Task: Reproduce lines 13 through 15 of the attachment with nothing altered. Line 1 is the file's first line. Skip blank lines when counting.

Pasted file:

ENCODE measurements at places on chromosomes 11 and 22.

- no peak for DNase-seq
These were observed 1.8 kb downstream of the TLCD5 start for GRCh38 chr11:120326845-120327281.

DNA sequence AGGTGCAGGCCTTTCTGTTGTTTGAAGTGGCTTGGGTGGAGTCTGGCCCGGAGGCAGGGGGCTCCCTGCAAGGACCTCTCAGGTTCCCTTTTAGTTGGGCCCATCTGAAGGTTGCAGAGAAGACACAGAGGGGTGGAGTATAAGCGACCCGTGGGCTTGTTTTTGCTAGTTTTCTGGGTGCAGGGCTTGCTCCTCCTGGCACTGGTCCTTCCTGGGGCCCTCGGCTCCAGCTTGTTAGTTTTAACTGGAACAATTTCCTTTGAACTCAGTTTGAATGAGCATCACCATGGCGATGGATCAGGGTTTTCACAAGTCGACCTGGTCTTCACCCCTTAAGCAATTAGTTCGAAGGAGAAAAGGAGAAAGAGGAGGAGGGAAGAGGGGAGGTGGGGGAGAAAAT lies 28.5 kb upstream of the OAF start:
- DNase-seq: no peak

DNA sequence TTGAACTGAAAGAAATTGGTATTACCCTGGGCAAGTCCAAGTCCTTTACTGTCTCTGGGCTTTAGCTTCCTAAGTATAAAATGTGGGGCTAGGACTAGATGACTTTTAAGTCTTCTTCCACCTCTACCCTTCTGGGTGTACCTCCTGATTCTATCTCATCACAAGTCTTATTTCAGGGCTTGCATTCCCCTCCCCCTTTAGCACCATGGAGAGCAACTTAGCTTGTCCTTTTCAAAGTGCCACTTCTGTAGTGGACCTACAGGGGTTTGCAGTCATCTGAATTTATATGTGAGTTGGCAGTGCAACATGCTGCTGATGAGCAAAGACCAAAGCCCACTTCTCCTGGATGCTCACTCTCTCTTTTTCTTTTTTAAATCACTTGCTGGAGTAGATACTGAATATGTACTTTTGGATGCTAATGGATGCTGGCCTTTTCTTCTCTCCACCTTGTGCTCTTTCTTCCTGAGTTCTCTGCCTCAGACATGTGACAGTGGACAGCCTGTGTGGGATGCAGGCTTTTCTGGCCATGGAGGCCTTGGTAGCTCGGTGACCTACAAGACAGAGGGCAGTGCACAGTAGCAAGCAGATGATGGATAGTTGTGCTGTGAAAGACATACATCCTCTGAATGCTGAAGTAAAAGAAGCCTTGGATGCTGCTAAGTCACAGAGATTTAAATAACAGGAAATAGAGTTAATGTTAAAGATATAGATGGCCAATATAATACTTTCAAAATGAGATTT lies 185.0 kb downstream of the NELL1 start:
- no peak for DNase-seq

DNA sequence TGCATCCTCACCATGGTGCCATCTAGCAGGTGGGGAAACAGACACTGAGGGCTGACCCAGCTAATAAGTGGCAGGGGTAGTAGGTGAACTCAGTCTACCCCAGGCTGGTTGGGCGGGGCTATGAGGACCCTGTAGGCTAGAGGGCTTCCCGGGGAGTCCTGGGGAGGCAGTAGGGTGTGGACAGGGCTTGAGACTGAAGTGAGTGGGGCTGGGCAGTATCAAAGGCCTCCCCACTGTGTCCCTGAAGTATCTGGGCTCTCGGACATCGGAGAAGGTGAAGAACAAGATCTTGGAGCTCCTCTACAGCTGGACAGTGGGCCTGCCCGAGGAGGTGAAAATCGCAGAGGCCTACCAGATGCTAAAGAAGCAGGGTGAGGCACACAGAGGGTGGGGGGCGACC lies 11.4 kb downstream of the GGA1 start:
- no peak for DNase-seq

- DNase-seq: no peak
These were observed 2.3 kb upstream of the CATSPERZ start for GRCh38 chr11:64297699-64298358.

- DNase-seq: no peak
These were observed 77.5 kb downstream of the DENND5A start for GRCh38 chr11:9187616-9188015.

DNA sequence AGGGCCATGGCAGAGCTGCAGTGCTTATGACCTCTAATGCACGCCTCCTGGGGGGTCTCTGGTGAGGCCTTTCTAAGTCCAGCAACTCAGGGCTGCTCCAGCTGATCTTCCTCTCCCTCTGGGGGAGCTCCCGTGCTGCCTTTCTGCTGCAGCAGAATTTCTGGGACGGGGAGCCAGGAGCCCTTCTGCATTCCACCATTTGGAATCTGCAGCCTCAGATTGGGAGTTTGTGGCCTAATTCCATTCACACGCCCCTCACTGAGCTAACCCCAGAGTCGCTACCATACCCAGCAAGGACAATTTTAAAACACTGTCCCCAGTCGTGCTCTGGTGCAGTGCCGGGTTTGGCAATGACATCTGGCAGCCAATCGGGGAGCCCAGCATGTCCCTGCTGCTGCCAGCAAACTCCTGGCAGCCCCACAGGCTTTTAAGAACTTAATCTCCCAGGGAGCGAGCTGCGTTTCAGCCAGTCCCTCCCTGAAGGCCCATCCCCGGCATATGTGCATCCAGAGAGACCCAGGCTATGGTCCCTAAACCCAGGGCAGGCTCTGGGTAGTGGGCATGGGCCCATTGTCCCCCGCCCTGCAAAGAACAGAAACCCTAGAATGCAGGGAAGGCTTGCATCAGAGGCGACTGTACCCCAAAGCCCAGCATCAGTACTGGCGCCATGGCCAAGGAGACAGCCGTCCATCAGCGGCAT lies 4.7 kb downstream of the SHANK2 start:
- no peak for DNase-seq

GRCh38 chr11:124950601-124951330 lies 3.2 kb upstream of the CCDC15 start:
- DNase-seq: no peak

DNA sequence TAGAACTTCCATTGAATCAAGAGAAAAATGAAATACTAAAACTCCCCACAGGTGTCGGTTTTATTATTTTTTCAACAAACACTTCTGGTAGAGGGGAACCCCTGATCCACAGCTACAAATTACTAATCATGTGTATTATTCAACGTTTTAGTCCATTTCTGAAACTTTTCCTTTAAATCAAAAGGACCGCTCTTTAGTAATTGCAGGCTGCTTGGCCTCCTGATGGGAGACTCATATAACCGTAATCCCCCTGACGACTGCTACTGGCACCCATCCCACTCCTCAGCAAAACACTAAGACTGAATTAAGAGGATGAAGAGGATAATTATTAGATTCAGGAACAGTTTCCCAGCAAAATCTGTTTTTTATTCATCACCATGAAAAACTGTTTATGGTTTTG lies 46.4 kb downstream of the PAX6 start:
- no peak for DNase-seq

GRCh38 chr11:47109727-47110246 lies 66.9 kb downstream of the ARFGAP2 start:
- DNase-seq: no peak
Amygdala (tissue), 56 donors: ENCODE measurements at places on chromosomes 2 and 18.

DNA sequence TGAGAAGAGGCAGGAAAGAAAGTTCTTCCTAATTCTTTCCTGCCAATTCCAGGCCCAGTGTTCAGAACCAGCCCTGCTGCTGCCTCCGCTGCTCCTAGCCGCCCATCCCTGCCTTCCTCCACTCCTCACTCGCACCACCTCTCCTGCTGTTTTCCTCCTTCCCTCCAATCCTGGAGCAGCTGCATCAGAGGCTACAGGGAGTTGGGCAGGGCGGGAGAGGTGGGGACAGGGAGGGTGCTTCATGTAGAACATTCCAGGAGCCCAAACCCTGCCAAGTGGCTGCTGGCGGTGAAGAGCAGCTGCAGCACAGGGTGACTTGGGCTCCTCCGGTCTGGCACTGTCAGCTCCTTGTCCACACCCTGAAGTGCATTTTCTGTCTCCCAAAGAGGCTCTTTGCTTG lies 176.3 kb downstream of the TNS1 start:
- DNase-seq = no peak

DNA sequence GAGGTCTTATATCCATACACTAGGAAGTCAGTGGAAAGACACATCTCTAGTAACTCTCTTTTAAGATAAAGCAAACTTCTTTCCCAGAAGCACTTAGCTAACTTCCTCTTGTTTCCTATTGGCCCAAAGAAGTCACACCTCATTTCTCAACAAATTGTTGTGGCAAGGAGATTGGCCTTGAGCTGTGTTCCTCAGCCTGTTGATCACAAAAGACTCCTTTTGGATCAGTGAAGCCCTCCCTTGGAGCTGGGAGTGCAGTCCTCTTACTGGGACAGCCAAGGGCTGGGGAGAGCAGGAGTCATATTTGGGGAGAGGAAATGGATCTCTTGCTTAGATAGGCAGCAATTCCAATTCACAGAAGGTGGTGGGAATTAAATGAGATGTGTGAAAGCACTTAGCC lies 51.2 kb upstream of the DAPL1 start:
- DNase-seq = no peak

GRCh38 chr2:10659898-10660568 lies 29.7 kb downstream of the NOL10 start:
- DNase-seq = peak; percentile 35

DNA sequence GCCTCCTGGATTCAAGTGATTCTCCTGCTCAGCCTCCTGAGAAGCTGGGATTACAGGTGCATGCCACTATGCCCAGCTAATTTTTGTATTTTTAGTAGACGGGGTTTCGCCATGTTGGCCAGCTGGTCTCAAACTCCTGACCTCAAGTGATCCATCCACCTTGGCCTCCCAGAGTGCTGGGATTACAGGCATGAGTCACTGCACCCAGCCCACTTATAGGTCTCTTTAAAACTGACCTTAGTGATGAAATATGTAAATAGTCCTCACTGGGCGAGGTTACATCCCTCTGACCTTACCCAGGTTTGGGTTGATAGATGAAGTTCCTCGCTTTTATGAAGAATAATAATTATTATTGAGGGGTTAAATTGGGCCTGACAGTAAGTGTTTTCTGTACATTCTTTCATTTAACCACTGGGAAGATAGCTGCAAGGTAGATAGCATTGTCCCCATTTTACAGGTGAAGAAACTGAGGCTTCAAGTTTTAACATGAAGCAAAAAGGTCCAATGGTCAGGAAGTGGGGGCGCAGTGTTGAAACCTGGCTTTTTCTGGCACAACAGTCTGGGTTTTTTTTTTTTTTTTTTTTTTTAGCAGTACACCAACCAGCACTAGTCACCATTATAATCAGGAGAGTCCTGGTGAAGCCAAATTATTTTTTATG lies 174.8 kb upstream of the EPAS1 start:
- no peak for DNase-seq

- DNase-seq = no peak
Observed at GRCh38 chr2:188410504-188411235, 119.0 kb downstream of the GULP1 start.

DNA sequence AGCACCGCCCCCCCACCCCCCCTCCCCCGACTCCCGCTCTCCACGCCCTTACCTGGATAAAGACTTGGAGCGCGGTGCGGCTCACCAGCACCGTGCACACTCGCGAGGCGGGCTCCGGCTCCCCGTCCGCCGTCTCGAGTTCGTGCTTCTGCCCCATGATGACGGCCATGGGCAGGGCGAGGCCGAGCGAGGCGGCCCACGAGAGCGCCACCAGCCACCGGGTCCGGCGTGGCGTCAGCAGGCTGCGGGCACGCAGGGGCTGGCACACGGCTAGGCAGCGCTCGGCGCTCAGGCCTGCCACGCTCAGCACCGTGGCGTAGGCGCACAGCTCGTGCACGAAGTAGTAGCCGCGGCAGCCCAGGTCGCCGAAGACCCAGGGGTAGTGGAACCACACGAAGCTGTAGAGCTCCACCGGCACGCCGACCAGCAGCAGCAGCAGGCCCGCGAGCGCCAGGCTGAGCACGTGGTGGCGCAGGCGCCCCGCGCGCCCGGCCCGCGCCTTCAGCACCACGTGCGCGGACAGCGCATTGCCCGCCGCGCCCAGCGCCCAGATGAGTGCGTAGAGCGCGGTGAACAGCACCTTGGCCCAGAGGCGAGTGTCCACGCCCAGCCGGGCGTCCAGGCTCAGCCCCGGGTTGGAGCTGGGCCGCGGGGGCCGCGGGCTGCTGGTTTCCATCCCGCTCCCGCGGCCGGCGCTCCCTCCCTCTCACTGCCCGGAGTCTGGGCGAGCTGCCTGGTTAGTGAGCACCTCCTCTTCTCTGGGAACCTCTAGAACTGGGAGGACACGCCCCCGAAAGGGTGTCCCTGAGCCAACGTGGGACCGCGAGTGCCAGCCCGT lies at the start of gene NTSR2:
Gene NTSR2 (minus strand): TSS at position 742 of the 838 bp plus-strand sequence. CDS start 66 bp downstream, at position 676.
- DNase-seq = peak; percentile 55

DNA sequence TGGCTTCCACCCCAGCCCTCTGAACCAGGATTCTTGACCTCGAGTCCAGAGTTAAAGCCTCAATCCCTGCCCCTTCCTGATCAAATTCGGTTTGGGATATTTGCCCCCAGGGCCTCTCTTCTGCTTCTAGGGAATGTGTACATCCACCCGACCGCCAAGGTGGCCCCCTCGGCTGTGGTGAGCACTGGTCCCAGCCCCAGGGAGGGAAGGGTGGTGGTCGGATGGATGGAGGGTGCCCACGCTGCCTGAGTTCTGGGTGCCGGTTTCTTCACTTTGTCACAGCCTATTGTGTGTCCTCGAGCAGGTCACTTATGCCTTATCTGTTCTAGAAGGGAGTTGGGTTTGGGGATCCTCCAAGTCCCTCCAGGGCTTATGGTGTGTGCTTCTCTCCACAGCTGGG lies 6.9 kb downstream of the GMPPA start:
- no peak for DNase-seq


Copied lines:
These were observed 77.5 kb downstream of the DENND5A start for GRCh38 chr11:9187616-9188015.

DNA sequence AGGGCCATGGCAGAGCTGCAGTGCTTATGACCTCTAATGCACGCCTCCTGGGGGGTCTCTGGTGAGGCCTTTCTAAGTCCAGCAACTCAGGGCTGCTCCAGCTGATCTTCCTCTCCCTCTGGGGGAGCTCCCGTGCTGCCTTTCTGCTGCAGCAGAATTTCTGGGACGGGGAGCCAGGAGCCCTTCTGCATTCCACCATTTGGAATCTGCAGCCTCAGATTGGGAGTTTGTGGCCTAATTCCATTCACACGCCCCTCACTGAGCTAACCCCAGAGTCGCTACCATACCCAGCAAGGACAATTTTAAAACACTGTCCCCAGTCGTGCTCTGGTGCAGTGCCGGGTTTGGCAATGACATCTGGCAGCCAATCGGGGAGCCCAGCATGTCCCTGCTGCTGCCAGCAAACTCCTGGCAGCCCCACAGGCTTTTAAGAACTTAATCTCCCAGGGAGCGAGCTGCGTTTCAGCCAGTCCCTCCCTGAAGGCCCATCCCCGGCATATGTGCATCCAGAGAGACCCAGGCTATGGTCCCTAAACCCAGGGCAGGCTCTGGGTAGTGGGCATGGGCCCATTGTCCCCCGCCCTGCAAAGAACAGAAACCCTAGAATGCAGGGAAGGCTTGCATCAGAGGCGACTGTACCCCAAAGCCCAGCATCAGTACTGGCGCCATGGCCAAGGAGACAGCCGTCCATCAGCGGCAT lies 4.7 kb downstream of the SHANK2 start:
- no peak for DNase-seq